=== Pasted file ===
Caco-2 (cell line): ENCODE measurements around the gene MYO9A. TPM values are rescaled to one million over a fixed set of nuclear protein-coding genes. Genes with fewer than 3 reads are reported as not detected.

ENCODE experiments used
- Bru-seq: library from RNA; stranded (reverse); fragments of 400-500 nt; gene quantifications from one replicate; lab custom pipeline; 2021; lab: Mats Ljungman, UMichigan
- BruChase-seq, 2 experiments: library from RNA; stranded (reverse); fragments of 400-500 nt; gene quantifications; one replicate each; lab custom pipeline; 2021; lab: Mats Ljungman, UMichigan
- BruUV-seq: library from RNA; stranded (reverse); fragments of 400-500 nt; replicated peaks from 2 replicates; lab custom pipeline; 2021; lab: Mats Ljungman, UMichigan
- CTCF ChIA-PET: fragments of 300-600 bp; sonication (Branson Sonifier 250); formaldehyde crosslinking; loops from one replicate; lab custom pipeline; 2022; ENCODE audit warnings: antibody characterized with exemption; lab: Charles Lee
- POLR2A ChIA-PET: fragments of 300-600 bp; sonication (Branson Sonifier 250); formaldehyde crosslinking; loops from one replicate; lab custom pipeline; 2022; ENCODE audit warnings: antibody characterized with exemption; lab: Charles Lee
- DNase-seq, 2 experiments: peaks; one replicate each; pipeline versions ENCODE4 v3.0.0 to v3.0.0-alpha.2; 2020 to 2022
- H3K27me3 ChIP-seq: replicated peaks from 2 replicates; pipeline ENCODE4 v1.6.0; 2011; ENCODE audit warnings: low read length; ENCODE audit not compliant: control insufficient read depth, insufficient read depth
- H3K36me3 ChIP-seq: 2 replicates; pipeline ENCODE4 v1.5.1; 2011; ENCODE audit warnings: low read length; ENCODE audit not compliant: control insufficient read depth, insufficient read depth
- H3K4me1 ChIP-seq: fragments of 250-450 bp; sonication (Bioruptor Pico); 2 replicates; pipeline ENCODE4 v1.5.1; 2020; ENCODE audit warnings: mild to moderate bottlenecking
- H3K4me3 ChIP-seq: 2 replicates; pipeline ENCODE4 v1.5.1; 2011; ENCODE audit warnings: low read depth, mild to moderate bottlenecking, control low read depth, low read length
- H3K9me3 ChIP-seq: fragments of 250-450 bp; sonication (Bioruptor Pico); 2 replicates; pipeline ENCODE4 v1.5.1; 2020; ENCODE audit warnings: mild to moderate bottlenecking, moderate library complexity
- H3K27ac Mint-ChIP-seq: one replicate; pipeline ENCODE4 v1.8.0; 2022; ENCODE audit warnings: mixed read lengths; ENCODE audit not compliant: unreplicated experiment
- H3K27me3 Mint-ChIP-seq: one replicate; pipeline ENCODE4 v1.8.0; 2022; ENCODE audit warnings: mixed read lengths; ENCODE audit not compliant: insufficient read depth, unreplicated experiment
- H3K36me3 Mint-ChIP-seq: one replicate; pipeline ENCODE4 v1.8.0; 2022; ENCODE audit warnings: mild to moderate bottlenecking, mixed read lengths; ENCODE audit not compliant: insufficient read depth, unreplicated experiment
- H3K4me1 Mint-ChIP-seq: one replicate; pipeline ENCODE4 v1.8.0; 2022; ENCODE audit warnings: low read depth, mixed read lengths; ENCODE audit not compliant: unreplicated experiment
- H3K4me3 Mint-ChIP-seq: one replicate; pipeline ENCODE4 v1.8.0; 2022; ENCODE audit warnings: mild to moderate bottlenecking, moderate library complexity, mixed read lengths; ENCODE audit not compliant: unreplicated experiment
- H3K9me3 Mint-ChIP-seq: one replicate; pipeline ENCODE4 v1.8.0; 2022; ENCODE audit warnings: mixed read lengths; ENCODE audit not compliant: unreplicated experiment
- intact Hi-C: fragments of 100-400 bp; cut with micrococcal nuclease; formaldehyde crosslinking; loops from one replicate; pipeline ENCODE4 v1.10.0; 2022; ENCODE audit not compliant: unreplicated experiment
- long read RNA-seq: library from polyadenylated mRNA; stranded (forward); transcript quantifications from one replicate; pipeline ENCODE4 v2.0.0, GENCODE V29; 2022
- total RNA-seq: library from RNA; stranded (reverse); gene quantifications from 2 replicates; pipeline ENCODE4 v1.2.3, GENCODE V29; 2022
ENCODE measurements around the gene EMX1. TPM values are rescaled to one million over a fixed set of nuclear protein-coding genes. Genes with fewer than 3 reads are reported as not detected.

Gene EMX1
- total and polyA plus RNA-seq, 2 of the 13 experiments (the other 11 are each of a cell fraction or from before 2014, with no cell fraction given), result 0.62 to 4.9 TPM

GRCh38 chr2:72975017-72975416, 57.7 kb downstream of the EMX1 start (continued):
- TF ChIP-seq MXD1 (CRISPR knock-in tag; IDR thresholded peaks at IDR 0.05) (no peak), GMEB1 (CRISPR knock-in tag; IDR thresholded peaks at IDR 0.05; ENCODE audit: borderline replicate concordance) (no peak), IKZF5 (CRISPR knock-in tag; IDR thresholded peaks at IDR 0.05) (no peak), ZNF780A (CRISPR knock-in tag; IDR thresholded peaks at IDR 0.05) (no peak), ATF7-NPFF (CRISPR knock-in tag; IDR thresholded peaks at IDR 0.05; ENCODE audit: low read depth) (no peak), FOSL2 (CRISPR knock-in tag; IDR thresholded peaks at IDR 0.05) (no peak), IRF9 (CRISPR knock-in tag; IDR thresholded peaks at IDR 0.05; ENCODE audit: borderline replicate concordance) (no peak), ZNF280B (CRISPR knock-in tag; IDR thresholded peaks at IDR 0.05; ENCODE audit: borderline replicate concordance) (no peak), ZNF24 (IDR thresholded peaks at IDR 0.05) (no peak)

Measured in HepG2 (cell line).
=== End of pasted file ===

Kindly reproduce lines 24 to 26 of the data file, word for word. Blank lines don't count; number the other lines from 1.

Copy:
Gene EMX1
- total and polyA plus RNA-seq, 2 of the 13 experiments (the other 11 are each of a cell fraction or from before 2014, with no cell fraction given), result 0.62 to 4.9 TPM

GRCh38 chr2:72975017-72975416, 57.7 kb downstream of the EMX1 start (continued):